Like most other American kids born after 1968, I grew up with Sesame Street. I knew the sketches by heart, learned to count by watching John John, could manage a few words in Spanish and (since I watched a Canadian version) some words in French. I loved the show, the people, the familiar voices and scenes. So, probably, did you.
The astounding success of the program is little mystery: it’s unfailingly good and pure and true. The lessons are as kindergarten (and hippie flower power) as can be: love your neighbor (no matter how grouchy they might be), be kind to everyone, and make sure to include them in whatever you’re doing. Respect the wisdom and innocence of children, and remember always to have fun. It’s a beautiful and hopeful show, launched as it was at the tail end of a decade full of both wild idealism and terrible disappointment. The activist bent of Sesame Street may never have been readily apparent to children, but this was a kid’s show explicitly designed to make the world a better place, to enable a shift in the hyper-individualist, violent, racist, misogynist America of the late-‘60s by teaching the next generation a range of peaceful and humanist values.
This, of course, didn’t work across the board. It did something for me, at least. When Jim Henson died in 1990 of a bizarre and rare strep infection, I cried along with what must have been a million other people across the world who had grown up on his voice, his values, and his vision.
It never occurred to me that I’d still enjoy watching the program when I was in my 30s, but my son is 15-months-old and, though he has an unaccountable obsession with Hannah Montana (I cannot explain this – voodoo?), he has become obsessed with the Muppets. Though his vocab is still pretty limited, his few words include “Awwel” (which is Elmo, apparently), “Bee Buh” (Big Bird, obviously) and “DeeDo” (Grover). There’s something about those Muppets.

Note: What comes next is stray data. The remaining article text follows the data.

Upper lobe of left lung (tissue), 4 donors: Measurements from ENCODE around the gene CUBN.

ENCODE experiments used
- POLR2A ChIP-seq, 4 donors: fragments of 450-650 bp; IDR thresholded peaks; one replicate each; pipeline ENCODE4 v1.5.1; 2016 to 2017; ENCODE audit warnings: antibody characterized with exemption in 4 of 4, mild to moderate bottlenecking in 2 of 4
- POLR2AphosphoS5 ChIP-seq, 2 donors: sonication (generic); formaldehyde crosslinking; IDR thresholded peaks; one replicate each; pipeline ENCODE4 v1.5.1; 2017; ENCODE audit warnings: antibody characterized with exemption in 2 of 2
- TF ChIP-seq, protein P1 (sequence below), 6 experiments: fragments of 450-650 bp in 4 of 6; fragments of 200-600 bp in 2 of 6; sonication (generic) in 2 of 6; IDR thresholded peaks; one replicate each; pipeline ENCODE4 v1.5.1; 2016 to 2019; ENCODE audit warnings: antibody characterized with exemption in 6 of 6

He got to know Sesame Street not through watching the show, mind you, but through watching a DVD collection that was released earlier this year called Sesame Street: 40 Years of Sunny Days. He had a fever and we watched this two-disc collection in a few sittings, me reveling in nostalgia, he experiencing these fuzzy characters for the first time. So, when I saw that a new DVD was coming along entitled Sesame Street: 20 Years… and Still Counting I jumped at the chance to sit down and watch it with him. He made it about seven minutes in, before growing bored and wandering around the TV room yelling “Aww Duh” (all done). Huh.
The thing about this DVD is that, sadly, it doesn’t have a lot of reason to exist. A 45-minute made-for-TV special which was broadcast in 1989, it collects a few classic skits, revisists a few old characters (and some children now that they’ve grown up), and knits it all together with host Bill Cosby’s trademark Cosbyness and a couple of new musical numbers. It’s enjoyable, for sure, but hardly revelatory, since only a few brief interviews with major players are dropped in here and there. We see a montage of Sesame Street’s from around the world, hear Placido Domingo sing a duet with Placido Flamingo, and watch Ray Charles offer a rendition of “Bein’ Green”. However, the inclusion of zero special features – no interviews, no montages, no commentary, no nothing – is completely confounding.
If the 40 Years of Sunny Days hadn’t just come out, and if it weren’t infinitely superior to this forgettable retrospective – which, let’s bear in mind, is 20 years out of date! – this would have been worth recommending.